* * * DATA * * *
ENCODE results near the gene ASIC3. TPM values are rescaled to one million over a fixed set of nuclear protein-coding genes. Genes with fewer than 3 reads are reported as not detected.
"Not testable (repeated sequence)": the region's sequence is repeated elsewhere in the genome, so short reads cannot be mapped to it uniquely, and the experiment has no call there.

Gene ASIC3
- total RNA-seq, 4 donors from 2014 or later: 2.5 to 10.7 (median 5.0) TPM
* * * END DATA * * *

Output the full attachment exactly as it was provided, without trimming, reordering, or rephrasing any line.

ENCODE results near the gene ASIC3. TPM values are rescaled to one million over a fixed set of nuclear protein-coding genes. Genes with fewer than 3 reads are reported as not detected.
"Not testable (repeated sequence)": the region's sequence is repeated elsewhere in the genome, so short reads cannot be mapped to it uniquely, and the experiment has no call there.

Gene ASIC3
- total RNA-seq, 4 donors from 2014 or later: 2.5 to 10.7 (median 5.0) TPM